MITCHELL: That’s a good question. It builds more context around this and illuminates the significance of the issue. After 9/11, Wolfowitz and others in the administration wanted to focus on Iraq as the second target in the war on terror. Whether Iraq was building up its nuclear capability became a central question. One of the pieces of evidence that was a bit ambiguous at that time related to whether Iraq was trying to buy uranium from abroad. There were conflicting reports. The CIA sent Joseph Wilson on a mission to Niger in February 2002 to try and answer that question. He came back and said no. Yet, the Office of Special Plans, an independent intelligence office set up by the White House to produce evidence to justify an attack on Iraq, said Saddam Hussein is trying to get uranium from Africa. In October 2002, CIA Director George Tenet had success in getting removed from one of President Bush’s speeches a statement regarding the claim that Saddam was getting uranium from Africa.


MCINTIRE: Yes. He removed that reference in a previous speech before he decided to use it in the State of the Union, if I am not mistaken.


MITCHELL: That’s right. And in a State Department fact sheet. So there has been this tug of war between the CIA and the White House back and forth on the uranium issue prior to the revelation of this leak.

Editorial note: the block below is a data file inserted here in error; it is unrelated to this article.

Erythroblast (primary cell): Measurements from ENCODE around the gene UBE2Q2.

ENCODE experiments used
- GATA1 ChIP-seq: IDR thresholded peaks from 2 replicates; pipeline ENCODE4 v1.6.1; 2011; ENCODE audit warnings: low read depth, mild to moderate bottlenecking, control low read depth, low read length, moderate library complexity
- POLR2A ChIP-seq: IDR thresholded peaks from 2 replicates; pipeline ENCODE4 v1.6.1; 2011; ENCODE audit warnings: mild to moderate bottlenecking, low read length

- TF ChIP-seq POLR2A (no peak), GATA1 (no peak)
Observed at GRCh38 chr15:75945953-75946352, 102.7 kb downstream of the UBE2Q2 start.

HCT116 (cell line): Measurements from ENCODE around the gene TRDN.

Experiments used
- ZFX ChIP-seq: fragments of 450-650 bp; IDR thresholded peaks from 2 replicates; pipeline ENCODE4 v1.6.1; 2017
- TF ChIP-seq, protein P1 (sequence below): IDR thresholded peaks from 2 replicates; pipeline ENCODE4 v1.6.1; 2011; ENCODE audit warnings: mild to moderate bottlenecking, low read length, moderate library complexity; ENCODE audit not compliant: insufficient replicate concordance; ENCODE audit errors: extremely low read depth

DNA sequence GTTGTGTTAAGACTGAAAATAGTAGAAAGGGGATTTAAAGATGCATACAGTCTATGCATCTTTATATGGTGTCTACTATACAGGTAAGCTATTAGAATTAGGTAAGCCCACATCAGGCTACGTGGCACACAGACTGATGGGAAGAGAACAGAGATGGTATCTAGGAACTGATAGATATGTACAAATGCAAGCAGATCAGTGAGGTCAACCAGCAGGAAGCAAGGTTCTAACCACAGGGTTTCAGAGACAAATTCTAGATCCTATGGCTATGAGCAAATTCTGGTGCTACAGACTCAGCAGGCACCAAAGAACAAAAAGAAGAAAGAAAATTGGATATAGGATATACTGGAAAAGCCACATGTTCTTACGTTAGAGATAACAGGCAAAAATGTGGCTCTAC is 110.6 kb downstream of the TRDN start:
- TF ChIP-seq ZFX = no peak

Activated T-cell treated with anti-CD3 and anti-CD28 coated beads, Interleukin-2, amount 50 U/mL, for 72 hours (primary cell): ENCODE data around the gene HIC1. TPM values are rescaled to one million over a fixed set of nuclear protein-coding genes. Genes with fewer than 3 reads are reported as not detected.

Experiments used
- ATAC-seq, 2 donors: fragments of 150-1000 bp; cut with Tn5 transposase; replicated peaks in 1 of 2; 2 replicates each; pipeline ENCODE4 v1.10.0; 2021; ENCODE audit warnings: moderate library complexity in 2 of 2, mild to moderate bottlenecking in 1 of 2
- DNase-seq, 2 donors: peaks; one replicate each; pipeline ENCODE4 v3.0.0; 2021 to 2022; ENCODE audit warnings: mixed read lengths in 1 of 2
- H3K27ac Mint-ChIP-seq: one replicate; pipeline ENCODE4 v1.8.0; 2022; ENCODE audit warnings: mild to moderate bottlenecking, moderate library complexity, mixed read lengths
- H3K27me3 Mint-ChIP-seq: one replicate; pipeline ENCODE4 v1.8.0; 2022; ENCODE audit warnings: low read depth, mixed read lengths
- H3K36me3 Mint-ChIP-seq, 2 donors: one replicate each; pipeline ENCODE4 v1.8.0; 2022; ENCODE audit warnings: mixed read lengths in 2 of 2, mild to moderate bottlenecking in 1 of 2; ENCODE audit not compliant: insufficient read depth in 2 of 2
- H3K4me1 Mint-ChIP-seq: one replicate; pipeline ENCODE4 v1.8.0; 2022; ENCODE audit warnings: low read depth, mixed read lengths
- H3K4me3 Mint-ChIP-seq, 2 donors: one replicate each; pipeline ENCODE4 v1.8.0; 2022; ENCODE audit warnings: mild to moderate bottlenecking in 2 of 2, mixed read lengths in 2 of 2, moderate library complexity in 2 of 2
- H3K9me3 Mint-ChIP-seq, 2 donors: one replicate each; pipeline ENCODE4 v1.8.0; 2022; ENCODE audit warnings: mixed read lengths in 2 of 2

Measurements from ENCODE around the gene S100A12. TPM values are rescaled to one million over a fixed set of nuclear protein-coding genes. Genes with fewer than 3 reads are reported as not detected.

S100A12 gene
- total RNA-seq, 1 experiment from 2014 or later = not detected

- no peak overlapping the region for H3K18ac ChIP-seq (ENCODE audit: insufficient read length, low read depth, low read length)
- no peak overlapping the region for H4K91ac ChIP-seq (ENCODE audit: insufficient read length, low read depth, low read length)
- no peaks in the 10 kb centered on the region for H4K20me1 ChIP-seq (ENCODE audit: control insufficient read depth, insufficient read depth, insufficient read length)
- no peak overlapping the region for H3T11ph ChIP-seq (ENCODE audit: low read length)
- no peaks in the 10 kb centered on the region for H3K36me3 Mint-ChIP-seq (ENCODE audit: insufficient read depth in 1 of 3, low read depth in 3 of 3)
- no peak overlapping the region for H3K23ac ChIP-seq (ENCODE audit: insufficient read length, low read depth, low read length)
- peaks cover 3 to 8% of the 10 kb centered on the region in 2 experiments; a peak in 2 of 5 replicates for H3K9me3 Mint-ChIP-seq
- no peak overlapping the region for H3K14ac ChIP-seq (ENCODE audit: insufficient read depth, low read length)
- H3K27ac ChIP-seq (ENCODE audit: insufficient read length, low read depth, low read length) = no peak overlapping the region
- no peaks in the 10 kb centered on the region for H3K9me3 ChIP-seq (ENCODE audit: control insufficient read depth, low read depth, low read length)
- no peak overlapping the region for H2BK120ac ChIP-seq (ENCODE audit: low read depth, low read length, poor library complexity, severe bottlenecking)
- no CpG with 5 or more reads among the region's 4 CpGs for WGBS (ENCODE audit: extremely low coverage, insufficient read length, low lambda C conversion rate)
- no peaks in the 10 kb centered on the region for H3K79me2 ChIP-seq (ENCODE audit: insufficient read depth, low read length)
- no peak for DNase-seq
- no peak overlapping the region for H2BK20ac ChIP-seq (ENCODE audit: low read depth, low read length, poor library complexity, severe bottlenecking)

MCINTIRE: Let’s go to Chris on the phone who has a question about all of this. Chris?


CALLER: Hi John. The question I have has two parts. First of all, Robert Novak, Peggy Noonan, and other Bush apologists, are suggesting that what Valerie Plame did was not really secret or covert . . .


MCINTIRE: . . . I understand what you are saying but it could be that the fact that her identity was revealed doesn’t pose a threat to her or anybody else, but she is, as far as I understand it, in the classification that is illegal to reveal.


CALLER: I agree with you but one thing I have heard, if I could put it in sort of colloquial terms, she wasn’t like a James Bond secret agent but maybe she was like Three Days of the Condor, where she was sitting an office collecting information and analyzing it, but undercover.


MCINTIRE: Right. As I understand it she was an analyst, largely on the issue of weapons of mass destruction.


CALLER: So is that essentially what kind of covert operative she was? And my second question is, now that her cover, and everyone who worked in her company, is blown, is there some redundancy in the CIA? Is this going to hurt us in the short term, being able to collect and analyze the information she was collecting?


MCINTIRE: I don’t know the answer to that question. Do you?


MITCHELL: Well to back up to the first part of the question, we don’t know exactly what her appointment was. There are indications, very strong ones, that she did in fact work undercover. For example, the CIA did file a formal request for the Department of Justice to investigate. That indicates that there was an unauthorized disclosure of her identity. Also in the last news cycle some of her colleagues have stepped forward and said yes, in fact, we were trained together. One of those sources says that she worked undercover in the Directorate Operations, focusing on weapons of mass destruction.